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I/O Sub-System - What is That?

Jan 24, 2011 9:08 AM

Tags: #hdd #i/o #sub-system #hard_disk_drive

I use the term “I/O sub-system” quite often, and some wonder what that is. Usually, I will give a bit of detail, but probably need to take things to a higher level, and also explain why the I/O sub-system is important to video editing. The term I/O is Input/Output, and the concept of the “sub-system” encompasses everything about the HDD’s (Hard Disk Drives). Basically, used in these fora, the I/O sub-system refers to the HDD’s, and all the specs. of those HDD’s.

 

It starts with the HDD’s themselves. The main considerations are:

 

  • The number of physical HDD’s (not partitons)*
  • HDD capacity/size
  • HDD space used, and remaining (defragmented)
  • Format Type: FAT-32, or NTSF**
  • The speed of the HDD, i.e. the RPM performance of the HDD
  • The controller type, say SATA II, and this will specify the connection speed
  • The allocation of each HDD, i.e. where one has the OS, the programs, the Project files, the Scratch Disks, the Exported files, etc.

 

For Video editing, it is just about a minimum to have 2 physical HDD’s, splitting the I/O load over the separate, physical HDD’s. Having 3, and splitting the I/O load over all 3 is even better. For even greater performance, one can add additional HDD’s, and allocate them for even more spread.

 

With a 2 HDD I/O sub-system, one would allocate in this manner:

 

C:\ OS, programs and probably the Windows Virtual Memory [Page File]

D:\ Project files, with Assets, Scratch Disks and Exports

 

With a 3 HDD I/O sub-system, one would split D:\ by perhaps the Project files and Scratch Disks and then the Assets on the separate Disk. Note: one can also split the Scratch Disks between the D:\ and E:\ for even better performance.

 

The more that one can separate the needs for reads/writes to/from the HDD’s, the greater the performance will be, as the computer will not be waiting for those reads and writes.

 

Why is proper allocation of the HDD’s, and spreading the I/O load important? One of the first laws of physics is that an object cannot be in more than one place at the same time. When running a video editing program, there are several programs, and processes telling the computer to do many things at the same time. First, the OS is demanding reads from the HDD, and in the case of the Page File, writes, as well. The OS gets first dibs on these reads and writes. Next, the program, our NLE (Non Linear Editor) here, requires reads from the HDD, and will also require writes for many operations. This is just to run. When one is working on a Project, there are many writes to the Scratch Disks, to create, or work from large working files. The NLE will also need to gather information from the Assets in the Project, hence plenty of reads. When playing back the Timeline, the NLE will require many high-speed reads. When Exporting, the NLE first writes working files, and then reads from them, to create the Export file - more writes. If the computer is requested to do reads and writes for the OS and the NLE at the same time, someone must wait. If these reads and writes are requested on a single HDD, the wait is much, much longer. If one has spread the I/O load over several HDD’s, the wait is far, far shorter. The better you spread this load, the greater your performance and the fewer lags you will have. This is especially noticeable with playback of the Video and the Audio.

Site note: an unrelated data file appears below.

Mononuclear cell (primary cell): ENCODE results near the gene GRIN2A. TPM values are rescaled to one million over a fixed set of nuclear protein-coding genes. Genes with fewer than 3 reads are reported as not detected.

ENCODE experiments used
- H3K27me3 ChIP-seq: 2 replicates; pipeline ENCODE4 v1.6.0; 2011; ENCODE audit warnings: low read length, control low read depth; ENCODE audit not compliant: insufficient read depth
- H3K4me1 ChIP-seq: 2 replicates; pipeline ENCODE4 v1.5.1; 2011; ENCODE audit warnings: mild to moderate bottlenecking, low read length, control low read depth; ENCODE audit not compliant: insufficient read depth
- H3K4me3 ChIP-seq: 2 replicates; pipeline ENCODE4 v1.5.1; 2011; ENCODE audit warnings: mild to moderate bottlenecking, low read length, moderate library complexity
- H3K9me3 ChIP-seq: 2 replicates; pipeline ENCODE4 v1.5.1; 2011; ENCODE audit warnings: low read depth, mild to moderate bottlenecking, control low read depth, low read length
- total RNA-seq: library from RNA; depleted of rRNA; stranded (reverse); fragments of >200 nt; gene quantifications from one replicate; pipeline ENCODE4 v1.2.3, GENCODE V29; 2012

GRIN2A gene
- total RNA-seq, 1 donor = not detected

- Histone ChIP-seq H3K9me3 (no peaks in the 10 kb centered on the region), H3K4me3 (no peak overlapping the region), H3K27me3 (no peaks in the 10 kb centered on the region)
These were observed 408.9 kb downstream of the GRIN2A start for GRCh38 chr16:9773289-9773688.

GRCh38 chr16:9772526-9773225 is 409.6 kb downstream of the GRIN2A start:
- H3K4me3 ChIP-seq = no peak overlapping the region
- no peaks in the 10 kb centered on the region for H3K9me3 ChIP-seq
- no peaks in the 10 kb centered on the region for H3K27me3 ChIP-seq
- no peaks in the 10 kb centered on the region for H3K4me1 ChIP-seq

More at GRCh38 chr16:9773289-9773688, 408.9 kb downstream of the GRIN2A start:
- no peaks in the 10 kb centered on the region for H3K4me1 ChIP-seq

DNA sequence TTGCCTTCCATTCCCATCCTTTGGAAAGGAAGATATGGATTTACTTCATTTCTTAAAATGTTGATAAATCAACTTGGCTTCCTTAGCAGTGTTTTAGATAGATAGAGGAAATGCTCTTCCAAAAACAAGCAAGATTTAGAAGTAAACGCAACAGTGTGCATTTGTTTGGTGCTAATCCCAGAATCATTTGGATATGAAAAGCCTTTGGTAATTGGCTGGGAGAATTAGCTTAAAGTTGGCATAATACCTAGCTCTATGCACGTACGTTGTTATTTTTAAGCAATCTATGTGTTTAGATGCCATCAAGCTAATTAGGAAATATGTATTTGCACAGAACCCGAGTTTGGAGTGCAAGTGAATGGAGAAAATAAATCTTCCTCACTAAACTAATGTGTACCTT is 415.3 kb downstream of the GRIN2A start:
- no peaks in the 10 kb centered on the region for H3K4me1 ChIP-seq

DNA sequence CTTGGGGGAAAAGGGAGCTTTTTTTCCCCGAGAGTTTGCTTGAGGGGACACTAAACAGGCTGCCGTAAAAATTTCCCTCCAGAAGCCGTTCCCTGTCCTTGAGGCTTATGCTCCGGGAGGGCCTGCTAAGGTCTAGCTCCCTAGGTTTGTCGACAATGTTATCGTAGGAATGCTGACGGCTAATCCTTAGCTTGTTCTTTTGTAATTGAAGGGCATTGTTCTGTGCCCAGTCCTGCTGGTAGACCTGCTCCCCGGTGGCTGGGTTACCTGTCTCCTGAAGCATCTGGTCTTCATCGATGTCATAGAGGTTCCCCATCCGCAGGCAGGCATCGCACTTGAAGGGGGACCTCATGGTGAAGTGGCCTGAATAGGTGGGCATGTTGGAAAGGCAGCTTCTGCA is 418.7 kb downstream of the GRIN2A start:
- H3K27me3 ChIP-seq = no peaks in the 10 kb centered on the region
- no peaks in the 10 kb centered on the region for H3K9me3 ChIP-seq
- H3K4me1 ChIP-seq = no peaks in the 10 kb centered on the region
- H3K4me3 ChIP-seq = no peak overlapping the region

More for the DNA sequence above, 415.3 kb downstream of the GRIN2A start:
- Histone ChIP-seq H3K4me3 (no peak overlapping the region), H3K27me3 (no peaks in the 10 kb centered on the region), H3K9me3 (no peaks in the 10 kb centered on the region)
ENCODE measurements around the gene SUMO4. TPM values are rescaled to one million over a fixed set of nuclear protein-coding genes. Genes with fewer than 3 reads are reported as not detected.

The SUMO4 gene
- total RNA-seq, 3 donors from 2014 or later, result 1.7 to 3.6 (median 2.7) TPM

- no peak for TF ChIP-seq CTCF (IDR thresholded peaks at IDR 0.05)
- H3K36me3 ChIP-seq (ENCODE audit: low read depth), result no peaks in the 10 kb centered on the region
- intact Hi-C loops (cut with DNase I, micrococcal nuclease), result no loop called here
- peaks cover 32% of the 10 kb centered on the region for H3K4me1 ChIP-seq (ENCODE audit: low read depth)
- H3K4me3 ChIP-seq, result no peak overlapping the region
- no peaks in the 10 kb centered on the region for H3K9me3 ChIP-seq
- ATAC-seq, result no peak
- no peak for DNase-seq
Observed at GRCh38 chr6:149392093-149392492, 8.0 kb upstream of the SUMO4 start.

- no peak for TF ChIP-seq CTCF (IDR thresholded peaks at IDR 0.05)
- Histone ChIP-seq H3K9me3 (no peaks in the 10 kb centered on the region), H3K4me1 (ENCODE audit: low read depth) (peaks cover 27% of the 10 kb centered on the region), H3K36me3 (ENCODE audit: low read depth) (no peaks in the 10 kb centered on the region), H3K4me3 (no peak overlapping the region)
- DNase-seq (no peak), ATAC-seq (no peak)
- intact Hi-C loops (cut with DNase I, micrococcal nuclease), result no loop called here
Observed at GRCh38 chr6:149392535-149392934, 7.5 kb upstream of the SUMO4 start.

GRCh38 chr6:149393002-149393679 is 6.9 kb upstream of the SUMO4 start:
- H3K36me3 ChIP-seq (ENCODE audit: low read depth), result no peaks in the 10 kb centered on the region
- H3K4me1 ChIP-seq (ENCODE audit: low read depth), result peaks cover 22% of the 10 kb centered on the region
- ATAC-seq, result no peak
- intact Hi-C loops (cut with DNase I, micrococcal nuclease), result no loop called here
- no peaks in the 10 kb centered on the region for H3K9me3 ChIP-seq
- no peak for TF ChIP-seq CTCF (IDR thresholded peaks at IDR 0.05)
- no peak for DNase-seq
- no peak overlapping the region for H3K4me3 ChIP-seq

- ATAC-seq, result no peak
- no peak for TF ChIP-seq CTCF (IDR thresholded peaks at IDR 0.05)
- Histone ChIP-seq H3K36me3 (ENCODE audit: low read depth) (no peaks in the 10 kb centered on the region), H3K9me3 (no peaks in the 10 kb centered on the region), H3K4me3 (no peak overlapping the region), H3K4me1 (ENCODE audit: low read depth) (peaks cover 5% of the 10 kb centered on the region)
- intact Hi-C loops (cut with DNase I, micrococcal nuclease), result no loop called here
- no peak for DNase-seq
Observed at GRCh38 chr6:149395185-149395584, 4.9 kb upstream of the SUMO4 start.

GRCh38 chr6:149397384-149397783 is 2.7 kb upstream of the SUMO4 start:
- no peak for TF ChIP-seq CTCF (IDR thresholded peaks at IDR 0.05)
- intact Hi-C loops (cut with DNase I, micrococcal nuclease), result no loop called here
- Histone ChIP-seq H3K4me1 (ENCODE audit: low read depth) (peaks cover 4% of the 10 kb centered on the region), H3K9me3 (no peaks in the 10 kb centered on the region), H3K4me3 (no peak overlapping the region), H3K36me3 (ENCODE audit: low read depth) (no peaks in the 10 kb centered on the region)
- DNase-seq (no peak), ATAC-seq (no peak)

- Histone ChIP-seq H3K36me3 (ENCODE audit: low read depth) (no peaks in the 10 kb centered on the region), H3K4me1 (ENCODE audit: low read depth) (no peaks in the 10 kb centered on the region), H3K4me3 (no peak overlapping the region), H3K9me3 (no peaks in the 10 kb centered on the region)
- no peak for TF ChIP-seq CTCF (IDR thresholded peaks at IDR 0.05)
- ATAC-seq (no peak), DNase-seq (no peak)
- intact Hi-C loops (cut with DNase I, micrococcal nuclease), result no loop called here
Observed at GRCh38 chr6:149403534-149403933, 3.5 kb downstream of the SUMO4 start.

One problem with HDD’s is that as they fill up, the heads have to move greater distances to do the reads and writes. Most HDD’s began to slow down at about 70% capacity, as their read/write times go up. This also causes mechanical wear and tear on the head actuating mechanism, which can lead to premature failure. The exact same thing happens, when an HDD is fragmented. The heads have to hunt all over the platters, to get the pieces of a file, which will then need to be “assembled.” Some applications and operations will also not work well, if at all, if there is not adequate defragmented free space available. Also, as video-editing requires very large working files, just to function, having adequate free space is very important.